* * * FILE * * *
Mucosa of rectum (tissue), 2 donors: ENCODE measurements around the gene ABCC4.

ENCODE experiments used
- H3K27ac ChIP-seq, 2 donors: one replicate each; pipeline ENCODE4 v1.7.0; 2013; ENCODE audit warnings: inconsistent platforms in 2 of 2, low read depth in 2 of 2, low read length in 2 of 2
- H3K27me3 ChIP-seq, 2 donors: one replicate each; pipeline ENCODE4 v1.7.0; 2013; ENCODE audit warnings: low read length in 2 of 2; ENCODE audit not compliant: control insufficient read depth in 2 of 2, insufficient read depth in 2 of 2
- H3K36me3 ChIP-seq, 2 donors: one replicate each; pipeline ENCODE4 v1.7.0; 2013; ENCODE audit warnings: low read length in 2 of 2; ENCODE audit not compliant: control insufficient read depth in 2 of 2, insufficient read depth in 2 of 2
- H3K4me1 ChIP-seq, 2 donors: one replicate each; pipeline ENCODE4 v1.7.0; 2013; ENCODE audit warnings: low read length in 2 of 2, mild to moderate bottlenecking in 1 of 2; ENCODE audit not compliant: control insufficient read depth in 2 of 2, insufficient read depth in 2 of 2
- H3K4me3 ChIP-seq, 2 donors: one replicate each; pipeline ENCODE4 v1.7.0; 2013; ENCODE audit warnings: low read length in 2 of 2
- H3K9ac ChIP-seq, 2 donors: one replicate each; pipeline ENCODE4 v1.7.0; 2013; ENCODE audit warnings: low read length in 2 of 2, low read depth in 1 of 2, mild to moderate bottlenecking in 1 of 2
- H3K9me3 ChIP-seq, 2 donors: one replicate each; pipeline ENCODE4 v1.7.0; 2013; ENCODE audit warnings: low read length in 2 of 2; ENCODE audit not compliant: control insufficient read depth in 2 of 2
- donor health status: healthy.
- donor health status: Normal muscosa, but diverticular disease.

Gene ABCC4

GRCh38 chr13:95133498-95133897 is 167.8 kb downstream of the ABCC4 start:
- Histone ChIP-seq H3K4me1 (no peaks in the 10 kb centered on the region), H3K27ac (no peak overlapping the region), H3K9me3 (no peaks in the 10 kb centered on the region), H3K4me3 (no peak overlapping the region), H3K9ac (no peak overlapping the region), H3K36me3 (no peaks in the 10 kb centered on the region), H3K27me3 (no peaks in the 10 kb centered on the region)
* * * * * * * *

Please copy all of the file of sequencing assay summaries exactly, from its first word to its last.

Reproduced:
Mucosa of rectum (tissue), 2 donors: ENCODE measurements around the gene ABCC4.

ENCODE experiments used
- H3K27ac ChIP-seq, 2 donors: one replicate each; pipeline ENCODE4 v1.7.0; 2013; ENCODE audit warnings: inconsistent platforms in 2 of 2, low read depth in 2 of 2, low read length in 2 of 2
- H3K27me3 ChIP-seq, 2 donors: one replicate each; pipeline ENCODE4 v1.7.0; 2013; ENCODE audit warnings: low read length in 2 of 2; ENCODE audit not compliant: control insufficient read depth in 2 of 2, insufficient read depth in 2 of 2
- H3K36me3 ChIP-seq, 2 donors: one replicate each; pipeline ENCODE4 v1.7.0; 2013; ENCODE audit warnings: low read length in 2 of 2; ENCODE audit not compliant: control insufficient read depth in 2 of 2, insufficient read depth in 2 of 2
- H3K4me1 ChIP-seq, 2 donors: one replicate each; pipeline ENCODE4 v1.7.0; 2013; ENCODE audit warnings: low read length in 2 of 2, mild to moderate bottlenecking in 1 of 2; ENCODE audit not compliant: control insufficient read depth in 2 of 2, insufficient read depth in 2 of 2
- H3K4me3 ChIP-seq, 2 donors: one replicate each; pipeline ENCODE4 v1.7.0; 2013; ENCODE audit warnings: low read length in 2 of 2
- H3K9ac ChIP-seq, 2 donors: one replicate each; pipeline ENCODE4 v1.7.0; 2013; ENCODE audit warnings: low read length in 2 of 2, low read depth in 1 of 2, mild to moderate bottlenecking in 1 of 2
- H3K9me3 ChIP-seq, 2 donors: one replicate each; pipeline ENCODE4 v1.7.0; 2013; ENCODE audit warnings: low read length in 2 of 2; ENCODE audit not compliant: control insufficient read depth in 2 of 2
- donor health status: healthy.
- donor health status: Normal muscosa, but diverticular disease.

Gene ABCC4

GRCh38 chr13:95133498-95133897 is 167.8 kb downstream of the ABCC4 start:
- Histone ChIP-seq H3K4me1 (no peaks in the 10 kb centered on the region), H3K27ac (no peak overlapping the region), H3K9me3 (no peaks in the 10 kb centered on the region), H3K4me3 (no peak overlapping the region), H3K9ac (no peak overlapping the region), H3K36me3 (no peaks in the 10 kb centered on the region), H3K27me3 (no peaks in the 10 kb centered on the region)